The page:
Industrial hearing loss (occupational deafness or noise-induced hearing loss) is a hearing impairment due to prolonged exposure to excessive noise at work.
Although its prevalence is falling after the introduction of acts to control noise levels in the workplace, it still affects 10,000,000 people in the US.
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What is industrial hearing loss?
In some professions, workers are routinely subjected to loud noise (construction, engineering, factory production, mining, etc.). Regular exposure to consistently high noise levels without adequate ear protection damages the structures of the ear over time, thereby reducing the ability to hear properly.
Industrial deafness can sometimes be a temporary condition, although there are many cases where the hearing loss is permanent. If the symptoms of industrial deafness are noticed and treated early enough, then the chance of the hearing loss becoming permanent is greatly reduced.
You may be suffering from a case of industrial deafness if you find that you are struggling to hear others speak or often need to turn up the volume on a TV or radio and you work in an environment where the noise level is frequently above 80dB level.
Continue Reading: Causes of Industrial Deafness >
Types of Industrial deafness
Loss of hearing can occur naturally as part of the aging process, for instance, but workers in particular industries or in jobs where noisy tools need to be used regularly will be more susceptible to developing a case of industrial deafness.
Symptoms of Industrial deafness
- Temporary or permanent lack of hearing in one or both ears.
- Difficulty hearing conversations.
- Struggling to hear speech with background noise.
- Having to increase TV or radio sound to hear it properly.
- Constant ringing, buzzing, hissing, roaring, or ticking noises.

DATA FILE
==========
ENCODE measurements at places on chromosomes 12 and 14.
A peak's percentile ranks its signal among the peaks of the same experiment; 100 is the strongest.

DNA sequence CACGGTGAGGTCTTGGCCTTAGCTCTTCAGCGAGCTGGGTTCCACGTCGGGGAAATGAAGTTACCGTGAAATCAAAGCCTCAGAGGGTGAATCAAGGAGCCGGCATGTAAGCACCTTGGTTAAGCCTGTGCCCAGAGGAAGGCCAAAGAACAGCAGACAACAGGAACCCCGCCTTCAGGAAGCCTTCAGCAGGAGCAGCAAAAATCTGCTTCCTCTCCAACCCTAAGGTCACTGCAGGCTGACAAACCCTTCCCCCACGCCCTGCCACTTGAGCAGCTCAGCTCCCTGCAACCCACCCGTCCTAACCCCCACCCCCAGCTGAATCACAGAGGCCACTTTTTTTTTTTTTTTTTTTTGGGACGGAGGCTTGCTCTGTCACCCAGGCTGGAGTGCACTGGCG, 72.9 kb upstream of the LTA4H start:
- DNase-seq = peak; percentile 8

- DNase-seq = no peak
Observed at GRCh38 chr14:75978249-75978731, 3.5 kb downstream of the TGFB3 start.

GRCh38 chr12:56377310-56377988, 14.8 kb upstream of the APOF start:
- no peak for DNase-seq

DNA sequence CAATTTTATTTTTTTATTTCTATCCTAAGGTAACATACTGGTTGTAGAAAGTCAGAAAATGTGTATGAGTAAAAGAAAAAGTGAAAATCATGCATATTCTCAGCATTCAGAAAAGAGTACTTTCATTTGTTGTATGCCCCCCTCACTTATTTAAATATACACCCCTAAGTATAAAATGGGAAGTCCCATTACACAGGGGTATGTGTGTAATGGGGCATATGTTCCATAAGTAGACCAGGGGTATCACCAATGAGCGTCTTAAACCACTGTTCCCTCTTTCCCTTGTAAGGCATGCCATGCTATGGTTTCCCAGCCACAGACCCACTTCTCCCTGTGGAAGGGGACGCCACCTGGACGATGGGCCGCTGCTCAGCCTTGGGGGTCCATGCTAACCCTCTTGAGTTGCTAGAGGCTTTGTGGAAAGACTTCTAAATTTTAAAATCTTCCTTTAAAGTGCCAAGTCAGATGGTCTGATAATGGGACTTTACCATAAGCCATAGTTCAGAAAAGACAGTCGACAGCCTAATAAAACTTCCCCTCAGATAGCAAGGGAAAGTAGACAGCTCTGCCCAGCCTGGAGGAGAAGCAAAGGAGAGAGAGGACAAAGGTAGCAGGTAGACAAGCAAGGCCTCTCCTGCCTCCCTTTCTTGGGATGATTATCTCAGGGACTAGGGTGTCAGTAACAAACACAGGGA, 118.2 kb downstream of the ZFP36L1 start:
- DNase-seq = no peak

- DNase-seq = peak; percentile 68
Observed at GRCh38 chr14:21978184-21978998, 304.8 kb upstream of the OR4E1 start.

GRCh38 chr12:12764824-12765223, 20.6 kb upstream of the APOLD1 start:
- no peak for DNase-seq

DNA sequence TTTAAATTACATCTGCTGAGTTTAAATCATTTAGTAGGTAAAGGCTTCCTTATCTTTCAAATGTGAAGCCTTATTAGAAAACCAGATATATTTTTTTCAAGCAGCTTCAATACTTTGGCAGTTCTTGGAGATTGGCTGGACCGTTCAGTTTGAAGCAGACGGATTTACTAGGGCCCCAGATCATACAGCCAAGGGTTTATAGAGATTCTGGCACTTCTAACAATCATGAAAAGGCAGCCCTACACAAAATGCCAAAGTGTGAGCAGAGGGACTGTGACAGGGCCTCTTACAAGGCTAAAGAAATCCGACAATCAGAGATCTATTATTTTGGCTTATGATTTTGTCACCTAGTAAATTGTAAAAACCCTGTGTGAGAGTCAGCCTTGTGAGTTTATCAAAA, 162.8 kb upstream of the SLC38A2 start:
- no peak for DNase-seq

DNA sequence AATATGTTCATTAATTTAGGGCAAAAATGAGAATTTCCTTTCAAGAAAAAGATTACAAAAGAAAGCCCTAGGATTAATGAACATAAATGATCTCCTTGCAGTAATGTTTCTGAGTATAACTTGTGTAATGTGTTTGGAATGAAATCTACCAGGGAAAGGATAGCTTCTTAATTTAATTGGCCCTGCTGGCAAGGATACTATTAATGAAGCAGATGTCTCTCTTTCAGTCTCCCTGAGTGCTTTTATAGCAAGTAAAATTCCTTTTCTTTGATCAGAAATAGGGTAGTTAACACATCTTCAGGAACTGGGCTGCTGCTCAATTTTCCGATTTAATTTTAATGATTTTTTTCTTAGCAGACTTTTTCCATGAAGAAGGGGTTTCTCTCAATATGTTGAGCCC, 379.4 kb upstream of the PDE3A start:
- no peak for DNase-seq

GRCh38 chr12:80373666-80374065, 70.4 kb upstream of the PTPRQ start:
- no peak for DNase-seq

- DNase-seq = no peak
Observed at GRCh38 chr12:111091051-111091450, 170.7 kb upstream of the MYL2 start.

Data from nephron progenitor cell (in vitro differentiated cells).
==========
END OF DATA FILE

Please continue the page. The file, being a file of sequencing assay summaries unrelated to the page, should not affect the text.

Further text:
Continue Reading: Symptoms of Industrial Deafness >
How to prevent industrial deafness and Accidents at Work
If the noise is 80db then employers are duty-bound to provide training and information to their employees regarding the risks, as well as providing sufficient hearing protection.
All employers have a duty of care to follow the guidelines laid out by the Regulations to make sure their employees are not at risk of developing any form of hearing damage while at work. The Regulations include different activity levels for different levels of noise in the workplace.
Actions that both employers and employees can take to reduce the risk of industrial deafness and accidents at work are:
- Provide employees with sufficient information and training regarding noise levels in the workplace.
- Provide employees with adequate hearing protection equipment and ensure that they are worn correctly and at all times.
- Legal limits on noise exposure are never exceeded.
- Noise level risk assessments are carried out thoroughly, correctly, and regularly.
- Minimize the level of noise in the workplace where possible.
- Make sure that hearing protection is used correctly and at the right times.
- Ensure you are correctly trained to use equipment in the workplace.
- Make sure that all hearing protection is correctly maintained.
- Do not stay in areas with high levels of noise for periods of time which are longer than necessary.
Continue Reading: How To Prevent Industrial Deafness? >
Making a claim for Accidents at Work
Hearing loss workers’ compensation benefits are largely undiscovered benefits covering hearing health care, which is often uninsured. Many health insurance policies and programs like Medicare do not cover hearing aid purchases but workers’ compensation can.
It also pays for the disability of hearing loss just as it does for the loss of eyesight or other injuries. Aging populations, advances in technology, and greater sensitivity to hearing loss are bringing more attention to financing hearing health care. For the most part, those who qualify for hearing loss workers’ compensation benefits are retired hearing-impaired workers who live on fixed incomes.
Always feel free to ask Johnson Law Offices about the process, the law, or an individual case. The legal, medical, and audio-metric questions that come into play in a hearing loss workers compensation claim can be complicated.
The claims require attention to detail mixed with an ability to work well with hearing-impaired retirees and their families, especially spouses, and their hearing health care professionals.
If you were employed in a workplace where you were exposed to noise, and your hearing has deteriorated over time, you may be able to make a claim for compensation. You must be able to prove that your employer could have prevented your hearing loss and that it was caused through your employment.
Compensation awarded for industrial deafness claims varies depending on the level of hearing loss and the number of earnings.
Continue Reading: What Is My Industrial Deafness Claim Worth? >